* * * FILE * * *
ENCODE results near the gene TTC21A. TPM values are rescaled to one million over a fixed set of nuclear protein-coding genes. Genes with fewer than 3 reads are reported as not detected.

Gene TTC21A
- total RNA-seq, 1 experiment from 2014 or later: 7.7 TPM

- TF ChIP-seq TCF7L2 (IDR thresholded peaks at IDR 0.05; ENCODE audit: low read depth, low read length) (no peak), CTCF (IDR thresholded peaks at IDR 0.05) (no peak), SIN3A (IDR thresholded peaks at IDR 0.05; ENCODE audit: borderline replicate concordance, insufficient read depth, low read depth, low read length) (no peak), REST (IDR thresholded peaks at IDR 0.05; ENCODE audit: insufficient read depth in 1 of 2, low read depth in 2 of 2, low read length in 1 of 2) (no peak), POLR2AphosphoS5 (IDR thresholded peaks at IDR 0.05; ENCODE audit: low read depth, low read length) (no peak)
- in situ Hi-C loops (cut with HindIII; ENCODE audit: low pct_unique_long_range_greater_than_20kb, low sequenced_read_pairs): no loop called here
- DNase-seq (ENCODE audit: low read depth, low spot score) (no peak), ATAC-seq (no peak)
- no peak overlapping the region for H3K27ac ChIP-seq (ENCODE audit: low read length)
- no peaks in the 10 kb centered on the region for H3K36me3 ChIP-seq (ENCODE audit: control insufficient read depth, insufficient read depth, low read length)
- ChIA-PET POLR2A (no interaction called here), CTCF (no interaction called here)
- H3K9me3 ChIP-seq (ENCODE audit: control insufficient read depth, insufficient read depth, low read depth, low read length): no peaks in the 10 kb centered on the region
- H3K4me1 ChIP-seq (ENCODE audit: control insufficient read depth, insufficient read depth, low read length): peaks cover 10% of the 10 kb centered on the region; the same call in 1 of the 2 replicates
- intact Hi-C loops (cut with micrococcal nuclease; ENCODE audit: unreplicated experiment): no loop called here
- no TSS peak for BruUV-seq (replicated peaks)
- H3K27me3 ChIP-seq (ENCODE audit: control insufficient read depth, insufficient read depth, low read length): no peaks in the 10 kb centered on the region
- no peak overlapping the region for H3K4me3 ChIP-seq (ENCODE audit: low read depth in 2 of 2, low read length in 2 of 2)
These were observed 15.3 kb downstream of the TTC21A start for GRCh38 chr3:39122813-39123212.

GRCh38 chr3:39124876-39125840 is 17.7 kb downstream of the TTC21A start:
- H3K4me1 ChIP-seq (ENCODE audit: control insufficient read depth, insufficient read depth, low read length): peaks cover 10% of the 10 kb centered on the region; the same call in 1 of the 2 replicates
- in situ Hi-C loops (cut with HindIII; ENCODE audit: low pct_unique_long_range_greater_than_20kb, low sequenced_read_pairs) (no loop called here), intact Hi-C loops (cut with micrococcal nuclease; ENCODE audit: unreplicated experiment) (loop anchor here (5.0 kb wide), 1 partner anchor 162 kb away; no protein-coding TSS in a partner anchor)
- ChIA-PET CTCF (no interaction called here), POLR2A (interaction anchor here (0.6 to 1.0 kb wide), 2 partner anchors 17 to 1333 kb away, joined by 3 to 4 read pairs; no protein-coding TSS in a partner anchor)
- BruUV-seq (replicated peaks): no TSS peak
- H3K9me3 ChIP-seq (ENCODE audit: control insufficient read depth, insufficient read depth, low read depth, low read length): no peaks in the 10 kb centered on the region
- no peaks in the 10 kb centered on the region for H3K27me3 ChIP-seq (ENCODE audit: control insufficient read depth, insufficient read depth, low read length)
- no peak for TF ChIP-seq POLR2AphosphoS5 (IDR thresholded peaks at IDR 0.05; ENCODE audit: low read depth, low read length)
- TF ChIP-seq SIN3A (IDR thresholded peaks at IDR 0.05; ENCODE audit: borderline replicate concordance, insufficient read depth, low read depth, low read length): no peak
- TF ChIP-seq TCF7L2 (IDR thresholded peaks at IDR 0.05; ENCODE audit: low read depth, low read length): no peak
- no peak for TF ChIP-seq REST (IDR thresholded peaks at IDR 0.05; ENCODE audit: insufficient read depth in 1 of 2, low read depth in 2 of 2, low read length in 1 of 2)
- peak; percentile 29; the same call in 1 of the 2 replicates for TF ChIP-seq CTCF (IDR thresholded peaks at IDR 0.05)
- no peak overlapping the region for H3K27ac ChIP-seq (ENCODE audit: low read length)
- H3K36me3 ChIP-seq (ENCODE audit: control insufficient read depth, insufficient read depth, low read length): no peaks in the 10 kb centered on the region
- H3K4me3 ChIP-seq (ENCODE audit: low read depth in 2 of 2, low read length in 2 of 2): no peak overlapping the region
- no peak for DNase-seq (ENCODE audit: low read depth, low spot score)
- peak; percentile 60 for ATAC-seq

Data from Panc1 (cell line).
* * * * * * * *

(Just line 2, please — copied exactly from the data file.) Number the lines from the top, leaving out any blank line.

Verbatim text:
Gene TTC21A